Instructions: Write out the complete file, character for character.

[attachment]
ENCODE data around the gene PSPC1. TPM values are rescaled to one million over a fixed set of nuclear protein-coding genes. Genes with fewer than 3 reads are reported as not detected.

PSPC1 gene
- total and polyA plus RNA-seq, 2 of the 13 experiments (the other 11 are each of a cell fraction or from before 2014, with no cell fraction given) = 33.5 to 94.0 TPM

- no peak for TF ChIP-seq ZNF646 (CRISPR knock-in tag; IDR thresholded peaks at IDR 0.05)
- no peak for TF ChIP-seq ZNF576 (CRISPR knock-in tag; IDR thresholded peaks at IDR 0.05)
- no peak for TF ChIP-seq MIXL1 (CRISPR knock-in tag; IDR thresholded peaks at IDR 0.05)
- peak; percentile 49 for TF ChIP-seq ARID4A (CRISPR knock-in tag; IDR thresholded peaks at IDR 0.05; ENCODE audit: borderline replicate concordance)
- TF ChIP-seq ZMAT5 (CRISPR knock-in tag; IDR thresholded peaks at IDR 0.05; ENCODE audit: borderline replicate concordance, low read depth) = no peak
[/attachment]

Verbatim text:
ENCODE data around the gene PSPC1. TPM values are rescaled to one million over a fixed set of nuclear protein-coding genes. Genes with fewer than 3 reads are reported as not detected.

PSPC1 gene
- total and polyA plus RNA-seq, 2 of the 13 experiments (the other 11 are each of a cell fraction or from before 2014, with no cell fraction given) = 33.5 to 94.0 TPM

- no peak for TF ChIP-seq ZNF646 (CRISPR knock-in tag; IDR thresholded peaks at IDR 0.05)
- no peak for TF ChIP-seq ZNF576 (CRISPR knock-in tag; IDR thresholded peaks at IDR 0.05)
- no peak for TF ChIP-seq MIXL1 (CRISPR knock-in tag; IDR thresholded peaks at IDR 0.05)
- peak; percentile 49 for TF ChIP-seq ARID4A (CRISPR knock-in tag; IDR thresholded peaks at IDR 0.05; ENCODE audit: borderline replicate concordance)
- TF ChIP-seq ZMAT5 (CRISPR knock-in tag; IDR thresholded peaks at IDR 0.05; ENCODE audit: borderline replicate concordance, low read depth) = no peak